ConCrash

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  • Motivation
The increasing popularity of concurrent programming has brought the issue of concurrent defect analysis to the forefront. Concurrent programs often exhibit wrong behaviors due to unintended interferences among the concurrent threads. Such concurrent failures or bugs - such as data races and atomicity violations - are often difficult to fix without being able to reproduce them. However, in a multi-threaded concurrent program, the number of possible interleavings is huge, and it is not practical to try them all. Only a few of the interleavings or even one specific interleaving actually produce the failure; thus, the probability of reproducing a concurrent failure is extremely low. A traditional method of reproducing concurrent failure is to repeatedly execute the program with the hope that different test executions will project in different interleavings. Unfortunately this approach is proved to be neither efficient nor reproducible in practice. Firstly, execution result of a concurrent program depends on the underlying operating system or the virtual machine for thread scheduling - it does not try to explicitly control the thread schedules; therefore, executions often end up with the same interleaving many times, which means getting an access to the buggy interleaving is always a time-consumingtask. Moreover, many concurrent applications (like servers) often run a long time and serve for specific users. So it would be extremely hard to reproduce such environmental dependent bugs in off-line testing.
The work described in this project aims to reduce the amount of time a developer spends on reproducing a concurrent failure. A key element in designing such an approach is the ability to provide a deterministic thread executing order of a non-deterministic execution instance. In this paper, we propose ConCrash, an automated concurrent failure reproducing technique for Java. ConCrash handles all threads and concurrent constructs in Java, except for windowing events, I/O inputs and network events which are topics of our future work.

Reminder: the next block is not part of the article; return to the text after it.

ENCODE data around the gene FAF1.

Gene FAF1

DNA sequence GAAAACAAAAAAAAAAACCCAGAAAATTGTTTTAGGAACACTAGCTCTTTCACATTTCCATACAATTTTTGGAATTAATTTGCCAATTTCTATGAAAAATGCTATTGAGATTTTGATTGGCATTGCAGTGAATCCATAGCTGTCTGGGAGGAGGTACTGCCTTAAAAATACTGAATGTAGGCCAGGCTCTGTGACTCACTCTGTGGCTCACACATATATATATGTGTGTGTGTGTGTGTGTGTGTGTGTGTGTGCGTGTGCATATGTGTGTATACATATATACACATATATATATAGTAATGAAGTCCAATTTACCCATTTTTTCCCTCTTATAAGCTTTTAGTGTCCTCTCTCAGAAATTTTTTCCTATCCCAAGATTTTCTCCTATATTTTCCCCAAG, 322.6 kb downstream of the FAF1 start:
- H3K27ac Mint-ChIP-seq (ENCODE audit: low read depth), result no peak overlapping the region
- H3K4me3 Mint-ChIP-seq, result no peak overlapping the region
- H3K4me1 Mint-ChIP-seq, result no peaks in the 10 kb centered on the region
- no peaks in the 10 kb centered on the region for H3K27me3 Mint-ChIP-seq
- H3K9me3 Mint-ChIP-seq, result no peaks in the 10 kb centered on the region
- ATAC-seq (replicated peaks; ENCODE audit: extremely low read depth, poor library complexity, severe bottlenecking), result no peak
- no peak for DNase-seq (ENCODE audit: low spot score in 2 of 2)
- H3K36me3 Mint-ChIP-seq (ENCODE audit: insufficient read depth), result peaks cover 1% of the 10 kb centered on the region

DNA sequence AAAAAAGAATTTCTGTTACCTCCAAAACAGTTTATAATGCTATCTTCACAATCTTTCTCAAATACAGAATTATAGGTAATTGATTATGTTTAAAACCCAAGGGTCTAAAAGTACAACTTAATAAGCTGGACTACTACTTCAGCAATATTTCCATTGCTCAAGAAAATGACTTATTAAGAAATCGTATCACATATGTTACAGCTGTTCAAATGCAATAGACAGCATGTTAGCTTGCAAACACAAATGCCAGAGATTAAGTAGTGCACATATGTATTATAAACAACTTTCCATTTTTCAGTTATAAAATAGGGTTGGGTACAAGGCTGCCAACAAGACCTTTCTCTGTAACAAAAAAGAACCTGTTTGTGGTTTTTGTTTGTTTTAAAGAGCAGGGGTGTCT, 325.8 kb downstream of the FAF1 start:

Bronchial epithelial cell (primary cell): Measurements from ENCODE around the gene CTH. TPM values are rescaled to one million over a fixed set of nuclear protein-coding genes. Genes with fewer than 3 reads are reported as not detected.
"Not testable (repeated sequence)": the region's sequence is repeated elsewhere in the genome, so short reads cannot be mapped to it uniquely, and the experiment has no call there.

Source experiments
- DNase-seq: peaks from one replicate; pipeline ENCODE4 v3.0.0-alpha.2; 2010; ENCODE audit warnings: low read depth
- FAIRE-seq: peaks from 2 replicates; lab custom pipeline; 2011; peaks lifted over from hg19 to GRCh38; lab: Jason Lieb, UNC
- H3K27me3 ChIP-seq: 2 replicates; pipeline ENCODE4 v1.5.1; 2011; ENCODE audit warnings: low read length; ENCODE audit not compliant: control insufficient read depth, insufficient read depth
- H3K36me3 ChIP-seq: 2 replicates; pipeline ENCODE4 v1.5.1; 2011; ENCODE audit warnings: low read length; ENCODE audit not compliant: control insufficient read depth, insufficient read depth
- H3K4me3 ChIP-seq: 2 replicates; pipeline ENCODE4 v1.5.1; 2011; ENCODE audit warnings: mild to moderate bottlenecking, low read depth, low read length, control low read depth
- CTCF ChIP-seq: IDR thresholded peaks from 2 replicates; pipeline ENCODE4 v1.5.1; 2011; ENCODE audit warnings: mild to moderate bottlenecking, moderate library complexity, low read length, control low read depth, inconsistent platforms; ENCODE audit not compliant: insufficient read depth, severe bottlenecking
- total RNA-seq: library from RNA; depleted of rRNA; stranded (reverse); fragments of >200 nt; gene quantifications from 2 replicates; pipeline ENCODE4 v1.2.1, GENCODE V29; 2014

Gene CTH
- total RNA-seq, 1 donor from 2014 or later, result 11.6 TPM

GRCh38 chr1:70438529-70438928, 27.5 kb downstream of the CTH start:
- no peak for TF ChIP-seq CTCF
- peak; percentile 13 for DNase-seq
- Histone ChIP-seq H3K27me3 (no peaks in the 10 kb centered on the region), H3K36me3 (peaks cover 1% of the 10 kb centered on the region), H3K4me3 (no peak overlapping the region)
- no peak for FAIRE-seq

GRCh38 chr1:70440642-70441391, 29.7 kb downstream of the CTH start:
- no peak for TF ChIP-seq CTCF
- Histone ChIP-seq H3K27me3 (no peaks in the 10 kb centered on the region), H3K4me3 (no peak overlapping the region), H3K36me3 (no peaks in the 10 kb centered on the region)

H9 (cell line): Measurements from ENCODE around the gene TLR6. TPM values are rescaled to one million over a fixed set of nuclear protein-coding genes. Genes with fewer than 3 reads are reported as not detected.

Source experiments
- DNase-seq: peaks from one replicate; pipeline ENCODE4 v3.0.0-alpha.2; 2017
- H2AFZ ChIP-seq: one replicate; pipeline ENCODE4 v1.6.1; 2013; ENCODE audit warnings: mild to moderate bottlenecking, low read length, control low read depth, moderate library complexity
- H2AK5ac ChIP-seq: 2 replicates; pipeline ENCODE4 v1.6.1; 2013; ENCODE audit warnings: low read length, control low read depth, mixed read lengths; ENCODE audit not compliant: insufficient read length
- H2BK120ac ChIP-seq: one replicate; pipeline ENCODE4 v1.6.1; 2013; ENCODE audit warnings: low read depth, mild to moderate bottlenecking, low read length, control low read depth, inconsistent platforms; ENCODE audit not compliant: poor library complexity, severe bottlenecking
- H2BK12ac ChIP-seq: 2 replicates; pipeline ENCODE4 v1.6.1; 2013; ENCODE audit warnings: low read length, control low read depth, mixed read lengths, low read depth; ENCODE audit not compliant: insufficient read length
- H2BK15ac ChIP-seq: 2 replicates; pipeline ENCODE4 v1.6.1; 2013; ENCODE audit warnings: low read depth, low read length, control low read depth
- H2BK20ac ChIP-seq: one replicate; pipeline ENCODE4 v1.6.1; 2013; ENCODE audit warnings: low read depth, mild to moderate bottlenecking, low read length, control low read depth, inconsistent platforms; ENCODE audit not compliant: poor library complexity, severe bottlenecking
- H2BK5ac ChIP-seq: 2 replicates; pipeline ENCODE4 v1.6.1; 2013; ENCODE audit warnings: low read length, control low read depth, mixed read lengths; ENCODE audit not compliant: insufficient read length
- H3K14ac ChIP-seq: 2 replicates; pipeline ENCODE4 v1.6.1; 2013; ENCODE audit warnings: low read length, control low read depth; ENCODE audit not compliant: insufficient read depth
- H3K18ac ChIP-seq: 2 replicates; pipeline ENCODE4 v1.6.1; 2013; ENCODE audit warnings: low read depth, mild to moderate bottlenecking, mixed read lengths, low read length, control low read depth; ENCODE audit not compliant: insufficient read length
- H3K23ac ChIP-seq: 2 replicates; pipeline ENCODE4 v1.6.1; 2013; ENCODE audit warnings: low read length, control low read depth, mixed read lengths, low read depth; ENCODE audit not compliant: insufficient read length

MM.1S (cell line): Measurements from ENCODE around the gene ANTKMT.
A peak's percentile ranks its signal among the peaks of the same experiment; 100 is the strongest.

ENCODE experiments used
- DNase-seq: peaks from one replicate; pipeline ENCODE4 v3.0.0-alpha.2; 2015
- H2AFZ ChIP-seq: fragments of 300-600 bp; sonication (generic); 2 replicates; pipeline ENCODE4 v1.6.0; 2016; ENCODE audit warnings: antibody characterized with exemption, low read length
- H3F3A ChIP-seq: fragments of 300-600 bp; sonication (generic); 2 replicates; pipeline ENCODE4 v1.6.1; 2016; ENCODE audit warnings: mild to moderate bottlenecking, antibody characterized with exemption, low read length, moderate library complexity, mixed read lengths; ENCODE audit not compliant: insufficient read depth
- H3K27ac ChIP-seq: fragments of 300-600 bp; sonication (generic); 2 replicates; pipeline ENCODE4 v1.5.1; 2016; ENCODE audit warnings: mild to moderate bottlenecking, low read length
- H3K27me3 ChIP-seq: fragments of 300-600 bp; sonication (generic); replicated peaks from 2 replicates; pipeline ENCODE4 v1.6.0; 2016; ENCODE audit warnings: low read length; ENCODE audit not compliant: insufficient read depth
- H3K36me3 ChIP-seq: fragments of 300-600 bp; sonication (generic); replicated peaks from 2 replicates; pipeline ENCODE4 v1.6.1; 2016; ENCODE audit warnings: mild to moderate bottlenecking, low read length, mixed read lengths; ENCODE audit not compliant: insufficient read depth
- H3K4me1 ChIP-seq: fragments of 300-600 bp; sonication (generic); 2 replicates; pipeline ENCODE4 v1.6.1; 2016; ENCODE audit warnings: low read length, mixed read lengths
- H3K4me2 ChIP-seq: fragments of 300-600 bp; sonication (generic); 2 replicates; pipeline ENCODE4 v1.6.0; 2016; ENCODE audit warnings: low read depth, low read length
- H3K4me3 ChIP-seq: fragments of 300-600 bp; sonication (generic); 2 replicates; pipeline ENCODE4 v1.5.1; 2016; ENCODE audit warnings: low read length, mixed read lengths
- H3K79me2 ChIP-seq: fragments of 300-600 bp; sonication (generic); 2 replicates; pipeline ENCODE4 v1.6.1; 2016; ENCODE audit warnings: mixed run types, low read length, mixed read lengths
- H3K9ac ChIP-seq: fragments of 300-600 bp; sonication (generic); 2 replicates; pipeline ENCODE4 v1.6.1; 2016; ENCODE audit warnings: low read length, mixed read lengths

The ConCrash approach adapts the concept of logical thread schedule. It monitors each critical event to capture the thread execution order during one execution of a multi-threaded program. When the concurrent program fails, ConCrash saves both information about thread scheduling and current object states in memory and automatically generates an instrumentation scheme and a set of JUnit tests. The instrumentation scheme records the thread schedule information during the failing execution as pure text, and then enforces the exact same schedule when replaying the execution, while the JUnit tests captures the failed method invocation sequences. The ConCrash approach can be used on both client and developer sides. When a concurrent failure occurs, the user could send an instrumentation scheme as well as generated JUnit tests to developers. While developers could use a ConCrash-enabled environment to replay the thread execution order, step through execution, or otherwise investigate the root cause of the failure.
The high cost of reproducing concurrent failures has motivated the development of sophisticated and automated analysis techniques. Of particular interest for our work is the ReCrash approach proposed by Artzi et al. ReCrash monitors every execution of the target (sequential) program, stores partial copies of method arguments, and converts a failing program execution into a set of deterministic unit tests, each of which reproduces the problem that causes the program to fail. The ReCrash approach is designed for sequential programs. However, the non-determinism in a multi-threaded concurrent program might disallow the unit tests generated by ReCrash to reproduce a concurrent failure.
Unlike most of the existing replay techniques, our ConCrash approach does not depend on JVM modification or existing OS-level support for replay. Instead, ConCrash instruments the compiled class files by modifying their bytecode. To reduce the runtime performance overhead, ConCrash also employs a static data race detection technique(Chord) to find potential possible race conditions, and only instruments such places. While starting to reproduce a failure, ConCrash eliminates the program's nondeterminacy caused by JVM scheduler by transforming the compiled nondeterministic multi-threaded program into a deterministic sequential program without changing the semantics.
We implement the ConCrash approach in a prototype tool for Java and experimented on a number of multi-threaded Java benchmarks. We successfully reproduced a number of real concurrent bugs (e.g., deadlocks, data races, atomicity violation) within an acceptable overhead.

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